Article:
MEDITERRANEAN SEA, a large and important inland sea, bounded on the N. by Europe, on the E. by Asia, on the S. by Africa, and communicating at its W. extremity by the Straits of Gibraltar with the N. Atlantic Ocean, and at its N. E. extremity, by the Dardanelles and Bosporus, with the Black or Euxine Sea; extending from lat. 30° to nearly 46° N., and from lon. 5° 54' W. to 36° 8' E.; greatest length, 2,300 miles; greatest breadth, from Venice to the Bay of Sidra, 1,200 miles; area, est. 690,000 square miles. It is of an oblong, but irregular shape, especially on the N., where the large peninsulas of Italy and Greece pro ject S. The coast of the Mediterranean is as remarkable for the difference of altitude as for variety of outline. In the N., with the exception of Italy, it is bold and rugged. On the E. and S. the coun try presents a low uninteresting flat, with rocky reefs and shoals projecting 5 to 7 miles from the shore, and which render the navigation near these shores both difficult and dangerous; and in this respect the S. side presents a striking contrast to the N., where, generally speaking, deep soundings may be had close to the shore; while in parts, par ticularly between Nice and Genoa and near Gibraltar, no soundings can be found under 1,000 fathoms and upward.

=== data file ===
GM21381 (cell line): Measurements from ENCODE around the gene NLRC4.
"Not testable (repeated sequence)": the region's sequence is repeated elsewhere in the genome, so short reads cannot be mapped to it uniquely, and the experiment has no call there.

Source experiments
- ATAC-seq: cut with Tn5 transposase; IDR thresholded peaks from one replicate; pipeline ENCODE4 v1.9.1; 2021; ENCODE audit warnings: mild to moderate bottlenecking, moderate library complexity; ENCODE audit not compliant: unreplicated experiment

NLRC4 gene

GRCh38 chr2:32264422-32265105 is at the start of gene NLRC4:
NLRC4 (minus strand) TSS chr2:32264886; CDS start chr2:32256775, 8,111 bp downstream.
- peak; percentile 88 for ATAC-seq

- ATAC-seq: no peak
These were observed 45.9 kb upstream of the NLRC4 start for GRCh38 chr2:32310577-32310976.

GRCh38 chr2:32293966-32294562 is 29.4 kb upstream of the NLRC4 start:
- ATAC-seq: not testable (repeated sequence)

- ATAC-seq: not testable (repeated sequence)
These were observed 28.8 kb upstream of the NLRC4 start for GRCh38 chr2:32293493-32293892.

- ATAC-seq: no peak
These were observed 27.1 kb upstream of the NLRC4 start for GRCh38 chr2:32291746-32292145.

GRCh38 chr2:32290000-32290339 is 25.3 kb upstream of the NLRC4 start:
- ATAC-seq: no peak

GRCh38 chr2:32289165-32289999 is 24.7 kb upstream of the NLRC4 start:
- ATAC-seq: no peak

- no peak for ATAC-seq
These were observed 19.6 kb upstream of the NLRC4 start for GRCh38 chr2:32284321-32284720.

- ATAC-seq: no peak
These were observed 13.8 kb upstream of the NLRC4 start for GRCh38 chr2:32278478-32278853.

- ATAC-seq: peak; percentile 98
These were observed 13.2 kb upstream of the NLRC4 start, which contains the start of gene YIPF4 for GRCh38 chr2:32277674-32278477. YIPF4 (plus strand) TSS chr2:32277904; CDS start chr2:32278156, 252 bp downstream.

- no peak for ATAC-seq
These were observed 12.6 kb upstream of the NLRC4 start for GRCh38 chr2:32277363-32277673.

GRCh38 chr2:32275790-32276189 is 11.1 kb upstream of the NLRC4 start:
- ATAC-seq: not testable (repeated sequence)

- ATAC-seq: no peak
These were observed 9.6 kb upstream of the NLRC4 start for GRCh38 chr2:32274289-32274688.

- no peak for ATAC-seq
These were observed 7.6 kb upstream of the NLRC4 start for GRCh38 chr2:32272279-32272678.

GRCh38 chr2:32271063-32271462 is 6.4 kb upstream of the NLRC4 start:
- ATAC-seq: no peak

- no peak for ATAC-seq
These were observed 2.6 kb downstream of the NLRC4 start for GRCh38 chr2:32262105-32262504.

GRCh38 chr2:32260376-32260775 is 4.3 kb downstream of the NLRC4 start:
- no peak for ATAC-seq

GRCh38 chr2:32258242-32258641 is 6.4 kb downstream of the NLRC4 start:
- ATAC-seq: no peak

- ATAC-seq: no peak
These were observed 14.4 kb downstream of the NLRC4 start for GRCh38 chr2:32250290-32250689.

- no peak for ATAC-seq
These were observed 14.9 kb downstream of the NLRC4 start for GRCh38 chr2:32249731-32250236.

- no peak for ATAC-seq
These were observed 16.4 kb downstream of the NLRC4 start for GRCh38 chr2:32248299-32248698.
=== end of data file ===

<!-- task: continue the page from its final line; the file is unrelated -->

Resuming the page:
The temperature averages from 72° to 76°, or 31/2° F. higher than that of the Atlantic Ocean. The principal rivers which flow into the Mediterranean are the Ebro, Rhone, Po, and Nile. The Mediterranean was long considered tide less, but this is untrue, as in the Adri atic, as well as between that sea and the coast of Africa, the tide rises from 5 to 7 feet. The prevalent winds vary during the spring between S. E. and S. W.; at other times from N. W. to N. E. The most formidable of these winds is the si rocco, or solano, which is very destruc tive. Water spouts are of frequent oc currence, especially along the coast of Asia Minor. Several springs of fresh water rise in different parts of the Medi terranean; the largest being in the port of Tarento, near the mouth of the Gale sus, where the fresh water ascends with such impetuosity and in such a volume that it may be taken up at the surface without the least impregnation of salt.